The American Urological Association (AUA) issued a guideline on the management of BPH, which the AUA validated in 2014. The guideline includes an algorithm for the diagnosis and basic treatment of LUTS. If LUTS causes little or no bother, reassurance and follow-up are indicated.
Examine the urine using dipstick methods and/or via centrifuged sediment evaluation to assess for the presence of blood, leukocytes, bacteria, protein, or glucose. A urine culture may be useful to exclude infectious causes of irritative voiding. It is usually performed if the initial urinalysis findings indicate an abnormality.
A routine serum creatinine measurement is not indicated in the initial evaluation of men with LUTS secondary to BPH. Ultrasonography (abdominal, renal, transrectal) and intravenous urography are useful for helping determine bladder and prostate size and the degree of hydronephrosis (if any) in patients with urinary retention or signs of renal insufficiency. Generally, they are not indicated for the initial evaluation of uncomplicated LUTS.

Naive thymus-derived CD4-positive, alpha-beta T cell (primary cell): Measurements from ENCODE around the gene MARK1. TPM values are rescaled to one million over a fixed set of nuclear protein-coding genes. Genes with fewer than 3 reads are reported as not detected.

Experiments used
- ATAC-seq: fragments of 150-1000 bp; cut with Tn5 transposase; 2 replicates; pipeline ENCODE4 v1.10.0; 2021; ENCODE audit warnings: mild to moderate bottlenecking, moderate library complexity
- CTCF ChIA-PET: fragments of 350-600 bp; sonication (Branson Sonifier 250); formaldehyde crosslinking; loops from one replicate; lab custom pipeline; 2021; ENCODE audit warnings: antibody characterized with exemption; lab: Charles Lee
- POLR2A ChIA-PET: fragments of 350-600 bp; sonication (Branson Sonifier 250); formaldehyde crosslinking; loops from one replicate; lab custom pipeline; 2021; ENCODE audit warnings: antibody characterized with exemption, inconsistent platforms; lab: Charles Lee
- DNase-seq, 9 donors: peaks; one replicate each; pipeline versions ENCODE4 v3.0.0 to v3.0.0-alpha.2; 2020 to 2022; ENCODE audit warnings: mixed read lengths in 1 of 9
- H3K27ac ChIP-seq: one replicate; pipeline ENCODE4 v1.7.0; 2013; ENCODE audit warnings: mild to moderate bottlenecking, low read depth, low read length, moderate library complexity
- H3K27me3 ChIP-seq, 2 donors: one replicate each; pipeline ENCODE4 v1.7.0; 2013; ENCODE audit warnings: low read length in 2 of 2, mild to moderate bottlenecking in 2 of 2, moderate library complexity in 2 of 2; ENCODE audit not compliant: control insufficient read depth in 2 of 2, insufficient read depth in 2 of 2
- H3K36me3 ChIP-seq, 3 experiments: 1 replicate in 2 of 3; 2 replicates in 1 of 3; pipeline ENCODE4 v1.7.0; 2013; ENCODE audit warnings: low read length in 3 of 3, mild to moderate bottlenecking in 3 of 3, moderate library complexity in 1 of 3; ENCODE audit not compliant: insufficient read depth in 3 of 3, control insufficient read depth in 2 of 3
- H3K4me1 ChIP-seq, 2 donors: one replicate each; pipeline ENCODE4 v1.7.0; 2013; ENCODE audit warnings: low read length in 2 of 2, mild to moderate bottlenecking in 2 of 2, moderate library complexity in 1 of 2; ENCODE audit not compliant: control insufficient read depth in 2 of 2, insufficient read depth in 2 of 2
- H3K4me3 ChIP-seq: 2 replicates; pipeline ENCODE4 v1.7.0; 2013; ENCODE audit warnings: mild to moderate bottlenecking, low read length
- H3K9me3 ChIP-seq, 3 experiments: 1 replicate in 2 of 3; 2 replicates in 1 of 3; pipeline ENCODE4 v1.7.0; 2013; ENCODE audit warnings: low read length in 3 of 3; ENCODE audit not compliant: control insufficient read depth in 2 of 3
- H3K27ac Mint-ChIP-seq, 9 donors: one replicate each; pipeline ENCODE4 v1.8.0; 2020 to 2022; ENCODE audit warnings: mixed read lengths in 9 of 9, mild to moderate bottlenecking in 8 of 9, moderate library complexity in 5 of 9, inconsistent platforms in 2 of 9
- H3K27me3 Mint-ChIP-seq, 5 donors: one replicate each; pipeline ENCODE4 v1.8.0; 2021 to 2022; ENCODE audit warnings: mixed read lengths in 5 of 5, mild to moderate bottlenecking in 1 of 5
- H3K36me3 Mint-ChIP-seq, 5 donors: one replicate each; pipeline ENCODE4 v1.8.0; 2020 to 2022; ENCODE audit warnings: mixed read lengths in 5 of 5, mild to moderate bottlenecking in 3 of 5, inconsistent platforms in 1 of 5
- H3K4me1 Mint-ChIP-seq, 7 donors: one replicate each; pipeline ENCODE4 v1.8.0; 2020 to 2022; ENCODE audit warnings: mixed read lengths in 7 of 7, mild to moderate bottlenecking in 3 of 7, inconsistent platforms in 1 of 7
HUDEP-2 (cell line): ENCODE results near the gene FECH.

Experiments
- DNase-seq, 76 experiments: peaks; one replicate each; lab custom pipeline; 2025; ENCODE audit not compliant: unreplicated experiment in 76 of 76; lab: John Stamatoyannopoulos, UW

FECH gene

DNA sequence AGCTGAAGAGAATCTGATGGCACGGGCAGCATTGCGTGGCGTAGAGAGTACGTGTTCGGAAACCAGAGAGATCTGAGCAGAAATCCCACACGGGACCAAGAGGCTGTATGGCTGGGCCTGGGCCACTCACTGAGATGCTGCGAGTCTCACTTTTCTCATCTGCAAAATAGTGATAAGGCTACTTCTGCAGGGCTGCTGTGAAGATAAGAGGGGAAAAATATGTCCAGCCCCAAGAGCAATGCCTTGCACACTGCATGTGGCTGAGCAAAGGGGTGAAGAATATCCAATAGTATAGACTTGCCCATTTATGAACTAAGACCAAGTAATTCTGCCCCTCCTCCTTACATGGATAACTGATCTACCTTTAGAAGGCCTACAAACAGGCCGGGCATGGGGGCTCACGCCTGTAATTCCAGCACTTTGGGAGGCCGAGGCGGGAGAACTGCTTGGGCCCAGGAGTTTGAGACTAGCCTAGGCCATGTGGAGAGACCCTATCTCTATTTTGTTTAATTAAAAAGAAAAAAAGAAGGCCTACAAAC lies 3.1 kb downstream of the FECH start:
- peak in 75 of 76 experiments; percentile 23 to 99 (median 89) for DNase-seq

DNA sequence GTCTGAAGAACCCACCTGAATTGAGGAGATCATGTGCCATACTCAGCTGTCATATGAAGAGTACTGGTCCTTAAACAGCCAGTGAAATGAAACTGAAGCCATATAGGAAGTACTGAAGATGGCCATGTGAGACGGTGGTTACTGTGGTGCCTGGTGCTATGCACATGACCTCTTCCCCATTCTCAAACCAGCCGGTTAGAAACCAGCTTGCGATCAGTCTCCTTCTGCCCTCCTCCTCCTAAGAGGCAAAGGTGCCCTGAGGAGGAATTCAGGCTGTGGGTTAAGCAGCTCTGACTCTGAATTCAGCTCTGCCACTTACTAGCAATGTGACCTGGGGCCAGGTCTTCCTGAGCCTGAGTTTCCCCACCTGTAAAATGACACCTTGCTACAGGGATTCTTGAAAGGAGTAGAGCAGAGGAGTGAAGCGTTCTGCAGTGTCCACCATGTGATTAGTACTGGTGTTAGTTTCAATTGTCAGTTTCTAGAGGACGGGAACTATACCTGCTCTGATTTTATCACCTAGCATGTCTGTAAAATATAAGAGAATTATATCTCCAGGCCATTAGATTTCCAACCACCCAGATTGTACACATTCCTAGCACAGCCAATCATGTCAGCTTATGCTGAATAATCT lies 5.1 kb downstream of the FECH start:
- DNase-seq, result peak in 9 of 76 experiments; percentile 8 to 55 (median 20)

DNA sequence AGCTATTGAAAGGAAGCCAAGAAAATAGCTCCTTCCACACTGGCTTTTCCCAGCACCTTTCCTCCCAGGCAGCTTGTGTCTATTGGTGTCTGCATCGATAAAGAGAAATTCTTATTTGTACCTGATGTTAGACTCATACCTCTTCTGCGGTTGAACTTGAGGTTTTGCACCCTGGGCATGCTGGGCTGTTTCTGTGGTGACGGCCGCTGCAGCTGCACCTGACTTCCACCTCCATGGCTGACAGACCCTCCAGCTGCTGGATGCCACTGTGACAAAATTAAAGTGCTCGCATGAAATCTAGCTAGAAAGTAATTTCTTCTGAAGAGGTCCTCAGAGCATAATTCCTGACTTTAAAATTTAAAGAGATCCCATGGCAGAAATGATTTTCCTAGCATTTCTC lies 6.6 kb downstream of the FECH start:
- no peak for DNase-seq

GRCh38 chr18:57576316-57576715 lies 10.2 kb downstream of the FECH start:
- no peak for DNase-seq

For more on the workup of BPH, read here.
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Cite this: Bradley Schwartz. Fast Five Quiz: Test Your Knowledge of Benign Prostatic Hyperplasia - Medscape - Mar 09, 2017.